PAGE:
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FDA:  Crackdown on CBD oil makers 

DENVER:  Marijuana seizures increase nearly 1000% 
COLORADO:  Arts world cozies up to marijuana industry

FDA cracks down on CBD oil suppliers

For the first time, the US Food and Drug Administration has sent warning letters to several CBD oil manufacturers who are selling their products in interstate commerce, an action that violates several sections of FDA law.
The companies advertise CBD products, such as Dixie Botanicals Dew Drops Hemp Oil Supplement, pictured above, on their websites. Company claims that CBD products cure, mitigate, treat, or prevent various diseases place CBD in the category of new drugs, which are not generally recognized as safe and effective for the uses advertised FDA explains, adding:
“New drugs may not be legally introduced or delivered for introduction into interstate commerce without prior approval from the FDA,” citing specific sections of the Food, Drug, and Cosmetic Act the companies are violating. “FDA approves a new drug on the basis of scientific data submitted by a drug sponsor to demonstrate that the drug is safe and effective.” [Emphasis added.]
The products also are misbranded: their labels “fail to bear adequate directions for use.”
Companies are responsible for complying with all requirements of FDA regulations, the letters point out. Failure to take prompt corrective action “may result in legal action without further notice, including limitation, seizure, and injunction.”
Click here to read FDA’s letter to California’s Hemp Oil Care. 

Click here to read letters to Arizona’s CBD Life Holdings, South Carolina’s Twin Falls Bio Tech, and Washington state’s Purecbd.
Denver Police Department sees nearly 1000%
increase in marijuana seizures since 2011

The Denver Police Department seized 8,092 pounds of marijuana in 2014 compared to 937 pounds in 2011, an increase of nearly 1000%.
A spokesman from the Denver Vice and Narcotics Bureau says Colorado has become a source state for the nation. State-grown marijuana sells for $2000 to $2400 a pound in Colorado but $5500 to $6000 in the East. That’s causing a new black market where people from all over the world grow pot in Colorado and sell it back home.
They can do this because there is no limit on the number of plants caretakers can legally grow in the state. Denver’s city council is trying to change that by limiting the number to 36 plants per person in nonresidential areas.
Click here to read story.
Colorado art organizations
cozy up to marijuana industry

The Colorado Springs Fine Arts Center cut a deal with a local medical marijuana dispensary. For a $2000 donation to support production of the center’s satirical musical, Reefer Madness, the dispensary got to place its logo on the show’s promotional materials.
A movie theater chain in Littleton, Alamo Drafthouse, partnered with a Denver dispensary to organize a pot-party bus on which 25 people, selected via a social media contest, rode around Denver smoking pot with the director of the drug-saturated film Inherent Vice.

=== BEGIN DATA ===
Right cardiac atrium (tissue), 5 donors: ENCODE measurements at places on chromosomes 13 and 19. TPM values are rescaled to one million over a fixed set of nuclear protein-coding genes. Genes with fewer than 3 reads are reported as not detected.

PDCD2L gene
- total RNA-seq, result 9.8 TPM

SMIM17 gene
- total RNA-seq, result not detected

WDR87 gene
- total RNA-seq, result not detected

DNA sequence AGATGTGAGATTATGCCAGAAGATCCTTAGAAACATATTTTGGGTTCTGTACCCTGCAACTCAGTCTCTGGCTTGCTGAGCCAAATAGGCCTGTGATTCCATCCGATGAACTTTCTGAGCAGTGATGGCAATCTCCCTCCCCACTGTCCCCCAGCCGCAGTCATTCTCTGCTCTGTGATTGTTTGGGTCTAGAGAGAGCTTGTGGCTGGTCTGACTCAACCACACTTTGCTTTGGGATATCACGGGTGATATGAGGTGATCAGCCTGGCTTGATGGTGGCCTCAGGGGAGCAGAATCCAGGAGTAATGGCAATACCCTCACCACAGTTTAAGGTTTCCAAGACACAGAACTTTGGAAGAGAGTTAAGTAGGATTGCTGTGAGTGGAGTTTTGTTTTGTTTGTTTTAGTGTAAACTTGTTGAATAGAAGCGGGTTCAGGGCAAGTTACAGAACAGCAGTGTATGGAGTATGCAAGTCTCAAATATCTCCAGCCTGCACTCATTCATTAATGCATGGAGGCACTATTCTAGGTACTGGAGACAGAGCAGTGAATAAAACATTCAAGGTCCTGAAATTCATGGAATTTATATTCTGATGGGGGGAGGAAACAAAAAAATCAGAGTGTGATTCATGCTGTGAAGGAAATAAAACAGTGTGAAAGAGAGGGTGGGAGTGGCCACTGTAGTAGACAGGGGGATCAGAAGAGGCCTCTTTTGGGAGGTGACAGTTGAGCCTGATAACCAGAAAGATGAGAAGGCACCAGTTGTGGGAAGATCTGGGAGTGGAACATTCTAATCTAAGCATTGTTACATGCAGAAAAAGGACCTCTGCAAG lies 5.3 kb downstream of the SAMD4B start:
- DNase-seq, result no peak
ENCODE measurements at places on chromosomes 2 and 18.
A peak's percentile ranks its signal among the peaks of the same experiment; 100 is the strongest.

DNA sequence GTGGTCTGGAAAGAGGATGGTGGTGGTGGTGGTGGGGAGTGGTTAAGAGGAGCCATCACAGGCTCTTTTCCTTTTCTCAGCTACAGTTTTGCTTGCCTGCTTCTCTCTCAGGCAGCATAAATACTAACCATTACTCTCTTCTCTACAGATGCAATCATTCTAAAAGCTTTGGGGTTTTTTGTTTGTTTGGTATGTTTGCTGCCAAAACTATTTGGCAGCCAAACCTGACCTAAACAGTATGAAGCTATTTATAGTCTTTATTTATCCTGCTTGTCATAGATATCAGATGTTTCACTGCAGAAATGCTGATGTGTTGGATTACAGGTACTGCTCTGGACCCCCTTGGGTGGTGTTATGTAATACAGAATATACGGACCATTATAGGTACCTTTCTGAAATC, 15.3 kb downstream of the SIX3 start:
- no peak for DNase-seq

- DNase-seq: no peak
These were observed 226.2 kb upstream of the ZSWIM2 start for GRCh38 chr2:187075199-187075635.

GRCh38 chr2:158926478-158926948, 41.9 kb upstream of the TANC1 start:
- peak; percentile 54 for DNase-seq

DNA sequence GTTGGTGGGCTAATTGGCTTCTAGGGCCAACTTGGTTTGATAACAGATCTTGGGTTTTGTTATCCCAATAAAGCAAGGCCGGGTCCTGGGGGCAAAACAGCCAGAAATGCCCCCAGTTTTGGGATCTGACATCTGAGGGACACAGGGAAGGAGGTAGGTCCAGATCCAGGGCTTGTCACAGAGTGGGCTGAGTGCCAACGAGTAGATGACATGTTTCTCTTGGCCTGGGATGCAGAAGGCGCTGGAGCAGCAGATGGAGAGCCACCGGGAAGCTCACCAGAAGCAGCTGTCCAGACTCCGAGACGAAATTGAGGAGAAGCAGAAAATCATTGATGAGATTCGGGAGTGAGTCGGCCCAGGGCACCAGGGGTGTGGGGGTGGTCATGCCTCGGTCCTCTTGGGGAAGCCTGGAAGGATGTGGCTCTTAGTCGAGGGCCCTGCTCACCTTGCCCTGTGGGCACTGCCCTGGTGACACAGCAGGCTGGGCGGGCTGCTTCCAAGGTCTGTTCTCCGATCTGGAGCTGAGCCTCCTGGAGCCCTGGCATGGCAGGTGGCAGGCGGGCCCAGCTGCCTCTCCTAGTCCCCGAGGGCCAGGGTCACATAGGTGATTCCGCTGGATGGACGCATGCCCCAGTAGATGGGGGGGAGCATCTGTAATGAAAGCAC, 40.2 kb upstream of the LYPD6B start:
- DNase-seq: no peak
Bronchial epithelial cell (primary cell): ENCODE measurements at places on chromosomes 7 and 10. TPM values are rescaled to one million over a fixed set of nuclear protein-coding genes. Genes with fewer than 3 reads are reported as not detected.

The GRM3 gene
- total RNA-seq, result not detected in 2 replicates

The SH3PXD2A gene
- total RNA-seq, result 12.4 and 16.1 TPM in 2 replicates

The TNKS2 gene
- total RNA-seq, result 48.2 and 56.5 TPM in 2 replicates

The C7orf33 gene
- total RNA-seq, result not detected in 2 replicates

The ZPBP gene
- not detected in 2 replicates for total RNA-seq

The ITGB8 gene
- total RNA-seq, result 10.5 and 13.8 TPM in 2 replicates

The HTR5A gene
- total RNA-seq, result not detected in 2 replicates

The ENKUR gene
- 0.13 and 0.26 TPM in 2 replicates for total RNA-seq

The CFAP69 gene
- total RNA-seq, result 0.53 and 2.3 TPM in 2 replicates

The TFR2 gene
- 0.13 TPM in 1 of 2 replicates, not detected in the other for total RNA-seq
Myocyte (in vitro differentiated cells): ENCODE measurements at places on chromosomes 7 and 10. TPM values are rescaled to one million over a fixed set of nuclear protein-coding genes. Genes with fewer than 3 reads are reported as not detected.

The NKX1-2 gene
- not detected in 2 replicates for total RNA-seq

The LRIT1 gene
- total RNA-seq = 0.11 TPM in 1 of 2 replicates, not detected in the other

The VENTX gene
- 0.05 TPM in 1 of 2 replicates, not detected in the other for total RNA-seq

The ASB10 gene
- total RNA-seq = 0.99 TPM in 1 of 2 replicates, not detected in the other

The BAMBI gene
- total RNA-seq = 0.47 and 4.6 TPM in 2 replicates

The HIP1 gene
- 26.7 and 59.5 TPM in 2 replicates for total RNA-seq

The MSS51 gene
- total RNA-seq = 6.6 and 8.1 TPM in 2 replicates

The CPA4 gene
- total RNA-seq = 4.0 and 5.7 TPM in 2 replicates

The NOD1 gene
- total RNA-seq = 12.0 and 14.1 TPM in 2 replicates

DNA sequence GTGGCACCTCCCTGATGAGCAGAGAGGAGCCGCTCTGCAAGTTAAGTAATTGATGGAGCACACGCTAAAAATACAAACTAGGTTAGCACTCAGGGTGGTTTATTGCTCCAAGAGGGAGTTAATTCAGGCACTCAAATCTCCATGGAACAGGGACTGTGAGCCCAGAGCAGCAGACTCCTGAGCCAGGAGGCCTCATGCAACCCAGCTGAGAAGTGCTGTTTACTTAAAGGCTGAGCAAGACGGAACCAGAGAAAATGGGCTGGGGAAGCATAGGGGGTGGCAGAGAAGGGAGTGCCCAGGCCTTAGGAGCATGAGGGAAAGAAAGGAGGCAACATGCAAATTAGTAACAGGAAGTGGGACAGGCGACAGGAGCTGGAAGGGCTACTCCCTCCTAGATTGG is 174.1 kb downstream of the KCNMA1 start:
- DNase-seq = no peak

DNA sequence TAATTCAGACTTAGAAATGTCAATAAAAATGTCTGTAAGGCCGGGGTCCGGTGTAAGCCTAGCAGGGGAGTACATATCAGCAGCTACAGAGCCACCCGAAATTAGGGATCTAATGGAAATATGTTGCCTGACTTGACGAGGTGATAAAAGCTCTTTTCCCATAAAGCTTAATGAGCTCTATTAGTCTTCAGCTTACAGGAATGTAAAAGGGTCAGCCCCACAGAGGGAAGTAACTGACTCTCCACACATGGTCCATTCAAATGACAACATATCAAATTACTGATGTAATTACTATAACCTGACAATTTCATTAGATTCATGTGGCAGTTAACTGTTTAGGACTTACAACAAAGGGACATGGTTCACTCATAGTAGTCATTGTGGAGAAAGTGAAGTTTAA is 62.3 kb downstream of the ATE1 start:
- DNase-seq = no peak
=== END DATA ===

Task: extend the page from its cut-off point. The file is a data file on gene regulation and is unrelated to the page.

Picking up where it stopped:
And Levitt Pavilions, planning to open in Denver in 2016, has accepted a $200,000 campaign contribution from a local pot shop, which will get recognition on the pavilion’s website and mailers in return.
The alliance between the arts and the industry began when the Colorado Symphony hosted four chamber music concerts in a series called Classically Cannabis. The series, organized by a pot-event-planning company, raised some $250,000 in support for the symphony. Said the event planner, “The more we can keep producing high-end events that showcase arts groups that aren’t anything like you would picture at a marijuana event, the more we can keep normalizing cannabis use and changing the face of the user.”
Not everyone thinks this is a good idea.
Click here to read story.

To Our Subscribers
With this issue we welcome many new subscribers. We hope you find our e-newsletter will keep you up to date on the marijuana story. More than 21,000 readers have clicked through to read the health report from Colorado featured in the February 4th issue of The Marijuana Report. Many of you shared that issue with others and apparently so did they. More than 9,000 readers have clicked through to the Colorado public safety report featured in our February 11th issue. Thank you for being such effective, committed networkers. For those who missed the report in the February 4th issue, click here; in the February 11th, click here.
National Families in Action and partners, Project SAM and the Treatment Research Institute, welcome our new readers. We hope you enjoy this weekly e-newsletter to keep up-to-date with all aspects of the marijuana story. Visit our website, The Marijuana Report.Org, and subscribe to the weekly e-newsletter The Marijuana Report to learn more.

National Families in Action is a group of families, scientists, business leaders, physicians, addiction specialists, policymakers, and others committed to protecting children from addictive drugs. We advocate for:
  • Healthy, drug-free kids
  • Nurturing, addiction-free families
  • Scientifically accurate information and education
  • A nation free of Big Marijuana
  • Smart, safe, FDA-approved medicines developed from the cannabis plant (and other plants) 
  • Expanded access to medicines in FDA clinical trials for children with epilepsy
What is our call to action?
  • Ask your leaders to establish FDA expanded access to Epidiolex® for children with epilepsy.
  • To protect children, adolescents, and young adults, ask your leaders not to legalize marijuana.
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